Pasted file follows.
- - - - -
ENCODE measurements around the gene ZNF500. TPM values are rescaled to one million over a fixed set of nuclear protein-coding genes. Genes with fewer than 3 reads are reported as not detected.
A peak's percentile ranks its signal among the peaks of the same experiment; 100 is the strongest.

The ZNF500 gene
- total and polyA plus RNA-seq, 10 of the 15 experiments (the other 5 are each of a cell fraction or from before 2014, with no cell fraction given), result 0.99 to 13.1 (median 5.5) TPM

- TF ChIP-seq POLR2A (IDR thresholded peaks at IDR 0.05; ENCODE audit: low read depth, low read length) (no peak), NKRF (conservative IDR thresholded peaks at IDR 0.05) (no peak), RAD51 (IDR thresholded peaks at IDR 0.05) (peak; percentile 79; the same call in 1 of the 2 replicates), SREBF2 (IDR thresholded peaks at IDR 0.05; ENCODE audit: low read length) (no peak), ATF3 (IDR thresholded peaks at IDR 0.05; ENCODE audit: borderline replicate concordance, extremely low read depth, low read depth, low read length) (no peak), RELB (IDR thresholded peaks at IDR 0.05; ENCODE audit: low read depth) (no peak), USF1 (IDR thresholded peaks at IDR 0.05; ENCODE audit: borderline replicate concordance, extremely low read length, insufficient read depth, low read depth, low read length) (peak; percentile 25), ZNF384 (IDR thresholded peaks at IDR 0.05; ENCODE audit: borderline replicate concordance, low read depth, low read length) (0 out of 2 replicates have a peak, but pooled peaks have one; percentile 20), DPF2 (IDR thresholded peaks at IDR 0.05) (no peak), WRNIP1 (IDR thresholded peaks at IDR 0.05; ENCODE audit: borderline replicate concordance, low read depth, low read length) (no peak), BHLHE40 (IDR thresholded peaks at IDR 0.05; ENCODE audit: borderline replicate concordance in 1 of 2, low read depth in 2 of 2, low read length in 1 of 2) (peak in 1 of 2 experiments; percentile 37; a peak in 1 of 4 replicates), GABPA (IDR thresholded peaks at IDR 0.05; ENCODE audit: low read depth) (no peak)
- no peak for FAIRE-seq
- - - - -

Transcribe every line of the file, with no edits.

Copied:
ENCODE measurements around the gene ZNF500. TPM values are rescaled to one million over a fixed set of nuclear protein-coding genes. Genes with fewer than 3 reads are reported as not detected.
A peak's percentile ranks its signal among the peaks of the same experiment; 100 is the strongest.

The ZNF500 gene
- total and polyA plus RNA-seq, 10 of the 15 experiments (the other 5 are each of a cell fraction or from before 2014, with no cell fraction given), result 0.99 to 13.1 (median 5.5) TPM

- TF ChIP-seq POLR2A (IDR thresholded peaks at IDR 0.05; ENCODE audit: low read depth, low read length) (no peak), NKRF (conservative IDR thresholded peaks at IDR 0.05) (no peak), RAD51 (IDR thresholded peaks at IDR 0.05) (peak; percentile 79; the same call in 1 of the 2 replicates), SREBF2 (IDR thresholded peaks at IDR 0.05; ENCODE audit: low read length) (no peak), ATF3 (IDR thresholded peaks at IDR 0.05; ENCODE audit: borderline replicate concordance, extremely low read depth, low read depth, low read length) (no peak), RELB (IDR thresholded peaks at IDR 0.05; ENCODE audit: low read depth) (no peak), USF1 (IDR thresholded peaks at IDR 0.05; ENCODE audit: borderline replicate concordance, extremely low read length, insufficient read depth, low read depth, low read length) (peak; percentile 25), ZNF384 (IDR thresholded peaks at IDR 0.05; ENCODE audit: borderline replicate concordance, low read depth, low read length) (0 out of 2 replicates have a peak, but pooled peaks have one; percentile 20), DPF2 (IDR thresholded peaks at IDR 0.05) (no peak), WRNIP1 (IDR thresholded peaks at IDR 0.05; ENCODE audit: borderline replicate concordance, low read depth, low read length) (no peak), BHLHE40 (IDR thresholded peaks at IDR 0.05; ENCODE audit: borderline replicate concordance in 1 of 2, low read depth in 2 of 2, low read length in 1 of 2) (peak in 1 of 2 experiments; percentile 37; a peak in 1 of 4 replicates), GABPA (IDR thresholded peaks at IDR 0.05; ENCODE audit: low read depth) (no peak)
- no peak for FAIRE-seq